Monday, September 17, 2007

Clearing the Wild-Jane Kirkpatrick

My favorite type of book is the ones that weave history into the story, especially history about the early settlers or the Holocaust. This book is about the early settlers of Missouri who moved west due to their religious beliefs and persecution that they felt from the government. Emma, the heroine of sorts, questions their beliefs and discovers that although she questions the "church", she is greatly blessed by the people that she is with. You will really enjoy this book!

About the Book:

Emma Wagner seeks a singular voice in her 1850s religious community in Bethel, Missouri when she chafes at the constraints of a culture that values conformity over independent thought, especially in women.
Sent West with nine men challenged to secure land set apart from the world's distractions, this novel, inspired by historical events, follows one woman through her isolation from her community and the lessons learned in her spiritual journey.
In book one of this fact-filled fiction, Emma discovers what it truly means to serve--and to survive.

About the Author, Jane Kirkpatrick:

Jane grew up near Mondovi, Wisconsin, a little town not far from the Mississippi River. Her older sister Judy and younger brother Craig helped on the family dairy farm. Dozens of cousins lived within 50 miles providing the privilege of extended family memories. Most of the "Rutschow" clan remained in the Wisconsin-Minnesota area. Jane moved to Oregon in 1974 after completing her master's degree in social work. She worked in the disabilities field, became the director of the mental health program in Deschutes County and eventually "retired" from there to homestead and begin a new adventure in writing, working on the reservation, growing watermelons, and attempting to grow grapes, alfalfa and cattle.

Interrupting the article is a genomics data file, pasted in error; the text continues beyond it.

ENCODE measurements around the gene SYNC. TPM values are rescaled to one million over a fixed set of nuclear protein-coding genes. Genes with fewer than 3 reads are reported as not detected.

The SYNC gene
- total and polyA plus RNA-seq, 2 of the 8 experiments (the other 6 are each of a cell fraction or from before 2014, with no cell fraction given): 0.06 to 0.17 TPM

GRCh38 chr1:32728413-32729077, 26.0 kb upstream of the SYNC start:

The Kirkpatrick's new life has included "clearing sagebrush and wrestling wind and rattlesnakes" while "homesteading" land on the John Day River in a remote part of Oregon known locally as Starvation Point. She and her husband Jerry still live there today. "It's our 'rural 7-Eleven' since our home sits seven miles from the mailbox and eleven miles from the pavement" notes the author. Additionally, she currently works as a mental health and educational consultant on the Warm Springs Indian Reservation in Central Oregon with both Native American and non-Indian communities.

To learn more about Jane and the other books that she has written, including the next one in this series, A Tendering in the Storm, visit

Smiles and Loves! Janis

1 comment:

Karen said...


Jane's real life sounds even more fascinating than her book. Can you imagine homesteading? Pretty gutsy.

Looking forward to the Lisa Bergren Blog Tour. Come by and visit me!


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